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Black, Latino Advocacy Groups In Favor of Ride-Hailing Apps

Many minority communities have grown to rely on the independent contract work flexibility of ride-sharing and delivery apps, so classifying workers as full-time would actually be detrimental. “It’s not good for folks of color.”

(TNS) — Latino and Black advocacy groups are front-and-center in an expensive campaign challenging a new California labor law that demands employers provide benefits for more workers.

In one corner are the diverse unions that advocated for the labor law, known as Assembly Bill 5, when lawmakers debated it and Gov. Gavin Newsom signed it last year. They say the new law providers all workers a better opportunity to earn a living wage and get ahead.

On the other side, a collection of Black and Latino advocacy groups have joined with Silicon Valley giants to campaign for an initiative that would exempt app-based drivers for companies like Uber, Lyft and DoorDash from the law.

The groups aligned with the tech companies for Proposition 22 include the Hispanic Chamber of Commerce, which normally sides with employers, and the National Action Network, the civil rights group founded by Rev. Al Sharpton. They argue the initiative would allow drivers the freedom and flexibility to set their own schedules and earn a living as independent contractors.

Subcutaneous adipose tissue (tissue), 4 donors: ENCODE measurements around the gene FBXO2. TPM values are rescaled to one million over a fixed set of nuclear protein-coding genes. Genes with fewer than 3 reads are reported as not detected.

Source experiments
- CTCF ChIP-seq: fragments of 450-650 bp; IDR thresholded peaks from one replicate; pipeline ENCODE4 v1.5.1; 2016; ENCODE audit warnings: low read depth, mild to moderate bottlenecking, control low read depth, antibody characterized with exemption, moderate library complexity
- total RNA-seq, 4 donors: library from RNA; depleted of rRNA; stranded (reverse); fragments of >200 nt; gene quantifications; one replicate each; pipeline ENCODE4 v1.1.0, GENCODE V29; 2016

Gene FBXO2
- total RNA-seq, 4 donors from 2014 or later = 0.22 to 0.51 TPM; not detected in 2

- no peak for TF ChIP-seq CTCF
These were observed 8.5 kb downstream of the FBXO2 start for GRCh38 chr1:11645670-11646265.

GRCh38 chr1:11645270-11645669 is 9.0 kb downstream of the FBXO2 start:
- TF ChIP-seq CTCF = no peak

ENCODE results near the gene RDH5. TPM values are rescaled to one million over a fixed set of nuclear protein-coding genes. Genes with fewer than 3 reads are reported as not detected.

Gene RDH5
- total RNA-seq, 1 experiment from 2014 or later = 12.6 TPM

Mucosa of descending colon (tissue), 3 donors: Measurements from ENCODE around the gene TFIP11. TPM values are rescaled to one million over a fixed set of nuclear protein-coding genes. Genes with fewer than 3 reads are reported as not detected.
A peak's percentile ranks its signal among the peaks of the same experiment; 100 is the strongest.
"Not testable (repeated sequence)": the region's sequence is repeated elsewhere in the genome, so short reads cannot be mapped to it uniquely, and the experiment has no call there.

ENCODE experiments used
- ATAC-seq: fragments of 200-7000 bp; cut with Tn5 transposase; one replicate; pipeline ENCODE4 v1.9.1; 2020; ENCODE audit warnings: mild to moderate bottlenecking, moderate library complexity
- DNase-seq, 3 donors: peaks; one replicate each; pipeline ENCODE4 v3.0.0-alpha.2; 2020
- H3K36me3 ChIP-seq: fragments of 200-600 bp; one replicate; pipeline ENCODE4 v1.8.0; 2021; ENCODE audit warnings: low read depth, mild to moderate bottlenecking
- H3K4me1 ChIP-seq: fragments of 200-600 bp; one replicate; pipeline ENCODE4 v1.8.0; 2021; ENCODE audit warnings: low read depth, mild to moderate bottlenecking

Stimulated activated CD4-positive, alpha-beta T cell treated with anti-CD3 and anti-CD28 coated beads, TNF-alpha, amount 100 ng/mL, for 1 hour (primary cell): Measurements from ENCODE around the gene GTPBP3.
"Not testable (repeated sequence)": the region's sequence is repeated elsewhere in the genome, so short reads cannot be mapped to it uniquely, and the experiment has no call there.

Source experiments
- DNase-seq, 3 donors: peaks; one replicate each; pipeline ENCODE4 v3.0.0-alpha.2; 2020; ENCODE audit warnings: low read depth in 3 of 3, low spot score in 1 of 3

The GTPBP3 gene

“One of the things we find is that this creates opportunities for our communities to work when they want to work and work at the level and the intensity that they want to work,” said Julian Canete, president of the California Hispanic Chambers of Commerce.

His group is among the Latino, Black and Asian American organizations appearing in ads and sending letters to elected officials asking for exemptions to the labor law. The same groups also have been promoted by Uber and Lyft this year, which have been touting charitable contributions to ethnic communities hurting in the coronavirus outbreak and aligned themselves social justice movements.

Veena Dubal, a UC Hastings law professor and critic of Proposition 22, said the prominence of the civil rights organizations in the campaign is a familiar theme in the tech companies’ efforts to fight regulations across the country. They were part of a 2018 campaign against a New York City ordinance, for example.

“It is a political tactic that these companies make to make allies with more mainstream organizations,” Dubal said.

The dispute over the initiative, at least in terms of political spending, is one-sided. Supporters of Proposition 22 have amassed over $110 million in contributions from the tech companies, according to campaign finance records. Opponents of Proposition 22 have raised about $2 million, mostly from unions and the Chan Zuckerberg Initiative.

So far, the companies are not paying drivers wages and benefits as advocates intended when they pushed for the new labor law and Gov. Gavin Newsom’s administration is suing them to force them to comply with AB 5. Democratic lawmakers also remain committed to the new law.

Sen. Maria Elena Durazo, D-Los Angeles, said the passing of Proposition 22 would allow the mistreatment of low-wage workers.